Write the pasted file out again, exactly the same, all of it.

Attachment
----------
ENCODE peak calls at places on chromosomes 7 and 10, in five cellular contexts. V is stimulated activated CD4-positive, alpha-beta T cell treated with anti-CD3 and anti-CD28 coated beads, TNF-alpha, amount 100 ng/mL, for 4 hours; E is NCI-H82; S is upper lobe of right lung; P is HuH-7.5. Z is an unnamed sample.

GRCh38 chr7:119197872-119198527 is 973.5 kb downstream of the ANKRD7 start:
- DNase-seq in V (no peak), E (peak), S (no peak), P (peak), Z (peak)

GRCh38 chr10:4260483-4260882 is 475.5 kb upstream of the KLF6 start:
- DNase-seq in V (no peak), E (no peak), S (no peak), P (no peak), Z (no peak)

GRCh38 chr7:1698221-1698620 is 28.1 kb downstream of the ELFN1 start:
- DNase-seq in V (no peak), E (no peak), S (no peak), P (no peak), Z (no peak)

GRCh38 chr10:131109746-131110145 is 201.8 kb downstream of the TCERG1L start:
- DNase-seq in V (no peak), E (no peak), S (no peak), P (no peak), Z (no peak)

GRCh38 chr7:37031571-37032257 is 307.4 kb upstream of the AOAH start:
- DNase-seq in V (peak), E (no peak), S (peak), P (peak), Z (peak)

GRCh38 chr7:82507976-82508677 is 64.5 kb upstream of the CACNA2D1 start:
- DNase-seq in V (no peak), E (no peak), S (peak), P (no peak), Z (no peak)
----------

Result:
ENCODE peak calls at places on chromosomes 7 and 10, in five cellular contexts. V is stimulated activated CD4-positive, alpha-beta T cell treated with anti-CD3 and anti-CD28 coated beads, TNF-alpha, amount 100 ng/mL, for 4 hours; E is NCI-H82; S is upper lobe of right lung; P is HuH-7.5. Z is an unnamed sample.

GRCh38 chr7:119197872-119198527 is 973.5 kb downstream of the ANKRD7 start:
- DNase-seq in V (no peak), E (peak), S (no peak), P (peak), Z (peak)

GRCh38 chr10:4260483-4260882 is 475.5 kb upstream of the KLF6 start:
- DNase-seq in V (no peak), E (no peak), S (no peak), P (no peak), Z (no peak)

GRCh38 chr7:1698221-1698620 is 28.1 kb downstream of the ELFN1 start:
- DNase-seq in V (no peak), E (no peak), S (no peak), P (no peak), Z (no peak)

GRCh38 chr10:131109746-131110145 is 201.8 kb downstream of the TCERG1L start:
- DNase-seq in V (no peak), E (no peak), S (no peak), P (no peak), Z (no peak)

GRCh38 chr7:37031571-37032257 is 307.4 kb upstream of the AOAH start:
- DNase-seq in V (peak), E (no peak), S (peak), P (peak), Z (peak)

GRCh38 chr7:82507976-82508677 is 64.5 kb upstream of the CACNA2D1 start:
- DNase-seq in V (no peak), E (no peak), S (peak), P (no peak), Z (no peak)